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Definitions of lead

  1. To go before and show the way; to go first; to conduct, as a chief or commander; to draw; to have a tendency to; to exercise dominion. Nuttall's Standard dictionary of the English language. By Nuttall, P.Austin. Published 1914.
  2. To cover, fasten, fit, or fill up with lead; supply with leads, as type. The Concise Standard Dictionary of the English Language. By James Champlin Fernald. Published 1919.
  3. To cover, fill, or affect with lead; as, continuous firing leads the grooves of a rifle. Webster Dictionary DB
  4. To place leads between the lines of; as, to lead a page; leaded matter. Webster Dictionary DB
  5. To guide or conduct with the hand, or by means of some physical contact connection; as, a father leads a child; a jockey leads a horse with a halter; a dog leads a blind man. Webster Dictionary DB
  6. To guide or conduct in a certain course, or to a certain place or end, by making the way known; to show the way, esp. by going with or going in advance of. Hence, figuratively: To direct; to counsel; to instruct; as, to lead a traveler; to lead a pupil. Webster Dictionary DB
  7. To conduct or direct with authority; to have direction or charge of; as, to lead an army, an exploring party, or a search; to lead a political party. Webster Dictionary DB
  8. To go or to be in advance of; to precede; hence, to be foremost or chief among; as, the big sloop led the fleet of yachts; the Guards led the attack; Demosthenes leads the orators of all ages. Webster Dictionary DB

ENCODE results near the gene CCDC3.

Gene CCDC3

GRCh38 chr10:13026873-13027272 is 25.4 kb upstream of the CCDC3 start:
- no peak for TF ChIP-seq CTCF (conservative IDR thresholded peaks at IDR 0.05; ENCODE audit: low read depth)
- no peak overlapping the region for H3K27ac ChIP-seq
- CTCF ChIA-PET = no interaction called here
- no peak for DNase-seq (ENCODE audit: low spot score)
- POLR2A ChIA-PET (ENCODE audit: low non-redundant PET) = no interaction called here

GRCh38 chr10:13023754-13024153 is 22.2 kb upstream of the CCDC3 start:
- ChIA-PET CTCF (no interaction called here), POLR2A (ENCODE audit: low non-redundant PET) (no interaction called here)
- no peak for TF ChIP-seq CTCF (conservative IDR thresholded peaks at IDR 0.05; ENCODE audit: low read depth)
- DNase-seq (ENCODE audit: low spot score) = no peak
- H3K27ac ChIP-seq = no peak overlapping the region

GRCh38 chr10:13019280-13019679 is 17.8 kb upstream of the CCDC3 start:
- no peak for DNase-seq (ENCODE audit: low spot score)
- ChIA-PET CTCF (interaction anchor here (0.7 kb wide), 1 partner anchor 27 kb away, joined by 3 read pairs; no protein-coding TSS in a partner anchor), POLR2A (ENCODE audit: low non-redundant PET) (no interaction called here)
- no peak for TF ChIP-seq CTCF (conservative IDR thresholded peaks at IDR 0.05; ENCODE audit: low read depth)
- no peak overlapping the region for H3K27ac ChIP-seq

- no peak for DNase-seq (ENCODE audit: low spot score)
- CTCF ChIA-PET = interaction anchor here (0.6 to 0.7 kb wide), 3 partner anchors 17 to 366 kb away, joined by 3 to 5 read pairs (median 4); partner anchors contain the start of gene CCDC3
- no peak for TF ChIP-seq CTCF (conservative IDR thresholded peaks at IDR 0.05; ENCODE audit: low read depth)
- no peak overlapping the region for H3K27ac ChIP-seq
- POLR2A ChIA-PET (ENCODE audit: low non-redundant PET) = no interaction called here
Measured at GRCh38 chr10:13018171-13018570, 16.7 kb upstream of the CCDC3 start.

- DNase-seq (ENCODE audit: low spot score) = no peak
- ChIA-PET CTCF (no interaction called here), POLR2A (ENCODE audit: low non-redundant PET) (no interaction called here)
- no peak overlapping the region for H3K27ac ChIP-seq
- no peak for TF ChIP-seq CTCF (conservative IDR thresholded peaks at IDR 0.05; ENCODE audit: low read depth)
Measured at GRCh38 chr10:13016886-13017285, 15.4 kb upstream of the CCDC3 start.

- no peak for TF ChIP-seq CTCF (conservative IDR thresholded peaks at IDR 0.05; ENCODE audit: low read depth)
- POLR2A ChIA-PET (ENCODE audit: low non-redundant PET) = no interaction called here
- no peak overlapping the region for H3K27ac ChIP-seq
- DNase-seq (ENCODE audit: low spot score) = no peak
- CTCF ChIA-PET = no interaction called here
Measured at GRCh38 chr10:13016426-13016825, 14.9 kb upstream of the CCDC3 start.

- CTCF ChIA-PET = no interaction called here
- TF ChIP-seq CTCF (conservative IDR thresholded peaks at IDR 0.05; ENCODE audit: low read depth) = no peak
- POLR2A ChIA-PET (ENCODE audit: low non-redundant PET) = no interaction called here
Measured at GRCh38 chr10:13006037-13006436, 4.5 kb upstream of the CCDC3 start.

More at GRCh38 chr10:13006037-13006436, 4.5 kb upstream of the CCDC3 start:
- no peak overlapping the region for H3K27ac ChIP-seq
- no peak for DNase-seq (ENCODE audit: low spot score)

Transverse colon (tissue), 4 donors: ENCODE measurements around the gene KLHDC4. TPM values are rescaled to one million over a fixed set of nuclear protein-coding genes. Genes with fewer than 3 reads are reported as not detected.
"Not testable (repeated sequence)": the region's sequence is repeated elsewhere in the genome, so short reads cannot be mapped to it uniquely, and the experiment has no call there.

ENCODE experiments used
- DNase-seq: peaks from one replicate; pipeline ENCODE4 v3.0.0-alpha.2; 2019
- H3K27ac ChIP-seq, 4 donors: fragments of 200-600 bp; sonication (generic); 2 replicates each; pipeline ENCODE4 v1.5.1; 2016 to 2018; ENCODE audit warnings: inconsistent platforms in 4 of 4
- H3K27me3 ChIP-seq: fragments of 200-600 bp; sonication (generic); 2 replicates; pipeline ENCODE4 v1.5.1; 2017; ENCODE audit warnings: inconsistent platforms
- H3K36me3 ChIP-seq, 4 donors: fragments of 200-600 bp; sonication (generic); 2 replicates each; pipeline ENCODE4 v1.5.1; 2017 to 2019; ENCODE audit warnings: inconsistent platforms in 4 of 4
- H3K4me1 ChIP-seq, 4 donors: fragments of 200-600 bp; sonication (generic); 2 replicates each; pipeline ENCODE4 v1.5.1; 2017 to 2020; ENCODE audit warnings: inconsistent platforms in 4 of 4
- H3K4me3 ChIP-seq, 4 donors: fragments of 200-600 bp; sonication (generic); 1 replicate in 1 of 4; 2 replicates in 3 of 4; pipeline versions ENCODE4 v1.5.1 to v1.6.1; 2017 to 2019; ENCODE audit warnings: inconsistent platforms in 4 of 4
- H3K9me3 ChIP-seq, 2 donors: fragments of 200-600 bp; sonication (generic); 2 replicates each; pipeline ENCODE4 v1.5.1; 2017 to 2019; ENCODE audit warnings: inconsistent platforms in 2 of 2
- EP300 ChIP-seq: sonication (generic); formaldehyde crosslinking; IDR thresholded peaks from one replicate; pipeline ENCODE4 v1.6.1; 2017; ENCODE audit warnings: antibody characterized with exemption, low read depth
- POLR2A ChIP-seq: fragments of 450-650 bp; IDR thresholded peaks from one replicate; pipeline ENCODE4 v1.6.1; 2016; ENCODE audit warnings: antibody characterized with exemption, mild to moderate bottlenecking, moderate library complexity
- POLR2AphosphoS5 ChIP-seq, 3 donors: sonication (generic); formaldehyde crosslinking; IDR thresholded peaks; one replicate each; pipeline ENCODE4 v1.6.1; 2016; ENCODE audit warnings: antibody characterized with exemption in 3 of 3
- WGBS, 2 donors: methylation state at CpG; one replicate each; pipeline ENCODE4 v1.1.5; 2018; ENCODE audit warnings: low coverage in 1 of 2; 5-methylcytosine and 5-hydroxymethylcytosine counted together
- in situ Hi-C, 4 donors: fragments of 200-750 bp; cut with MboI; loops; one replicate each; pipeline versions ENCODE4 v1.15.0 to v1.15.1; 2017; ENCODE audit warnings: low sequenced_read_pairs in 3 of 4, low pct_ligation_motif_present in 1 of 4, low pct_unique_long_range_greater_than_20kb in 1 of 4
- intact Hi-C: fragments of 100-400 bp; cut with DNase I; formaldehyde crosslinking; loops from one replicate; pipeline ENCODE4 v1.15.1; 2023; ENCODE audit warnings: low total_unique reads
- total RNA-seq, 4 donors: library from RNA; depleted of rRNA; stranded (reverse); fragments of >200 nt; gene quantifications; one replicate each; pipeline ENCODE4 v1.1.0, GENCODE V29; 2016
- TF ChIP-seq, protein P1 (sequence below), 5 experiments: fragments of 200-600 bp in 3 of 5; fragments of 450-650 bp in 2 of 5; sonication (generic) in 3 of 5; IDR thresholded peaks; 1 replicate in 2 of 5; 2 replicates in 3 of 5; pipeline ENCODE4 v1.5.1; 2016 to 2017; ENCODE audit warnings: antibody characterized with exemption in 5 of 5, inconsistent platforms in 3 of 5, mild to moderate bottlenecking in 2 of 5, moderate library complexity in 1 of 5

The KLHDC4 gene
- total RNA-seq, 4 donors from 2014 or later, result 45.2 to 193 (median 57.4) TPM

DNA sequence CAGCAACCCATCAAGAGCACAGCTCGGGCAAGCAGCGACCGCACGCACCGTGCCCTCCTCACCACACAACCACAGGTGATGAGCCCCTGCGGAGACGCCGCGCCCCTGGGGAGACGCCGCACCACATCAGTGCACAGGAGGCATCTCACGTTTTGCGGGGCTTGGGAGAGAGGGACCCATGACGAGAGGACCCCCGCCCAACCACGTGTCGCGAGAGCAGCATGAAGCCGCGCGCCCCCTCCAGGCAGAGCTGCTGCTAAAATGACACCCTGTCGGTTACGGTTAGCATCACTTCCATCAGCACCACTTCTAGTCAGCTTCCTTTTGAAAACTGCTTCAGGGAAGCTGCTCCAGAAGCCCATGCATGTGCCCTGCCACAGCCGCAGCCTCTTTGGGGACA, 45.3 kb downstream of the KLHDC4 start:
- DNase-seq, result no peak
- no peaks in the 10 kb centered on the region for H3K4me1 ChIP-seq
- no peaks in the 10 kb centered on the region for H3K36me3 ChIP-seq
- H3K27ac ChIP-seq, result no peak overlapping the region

9. To draw or direct by influence, whether good or bad; to prevail on; to induce; to entice; to allure; as, to lead one to espouse a righteous cause. Webster Dictionary DB
  10. To guide or conduct one's self in, through, or along (a certain course); hence, to proceed in the way of; to follow the path or course of; to pass; to spend. Also, to cause (one) to proceed or follow in (a certain course). Webster Dictionary DB
  11. To begin a game, round, or trick, with; as, to lead trumps; the double five was led. Webster Dictionary DB
  12. To tend or reach in a certain direction, or to a certain place; as, the path leads to the mill; gambling leads to other vices. Webster Dictionary DB
  13. To cover, fit, or join with lead; in printing, to place thin metal strips between the lines of. The Winston Simplified Dictionary. By William Dodge Lewis, Edgar Arthur Singer. Published 1919.
  14. To conduct by the hand; as, to lead a little child; show the way to; guide by advice; to have the direction or control of; as, to lead an army; to go ahead of; to be first among; as, to lead one's class; induce; spend; as, to lead an unhappy life; to begin a game by playing (a cetrain card). The Winston Simplified Dictionary. By William Dodge Lewis, Edgar Arthur Singer. Published 1919.
  15. To cover or fit with lead: (print.) to separate lines with leads. The american dictionary of the english language. By Daniel Lyons. Published 1899.
  16. To show the way by going first: to guide by the hand: to direct: to precede: to allure. The american dictionary of the english language. By Daniel Lyons. Published 1899.
  17. To cover or fit with lead. The Clarendon dictionary. By William Hand Browne, Samuel Stehman Haldeman. Published 1894.
  18. To go before, as a guide; conduct; precede. The Clarendon dictionary. By William Hand Browne, Samuel Stehman Haldeman. Published 1894.
  19. To guide by going before; precede; conduct; induce. The Concise Standard Dictionary of the English Language. By James Champlin Fernald. Published 1919.
  20. To guide or conduct, as by accompanying, going before, showing, influencing, directing with authority, etc.; to have precedence or preeminence; to be first or chief; - used in most of the senses of lead, v. t. Webster Dictionary DB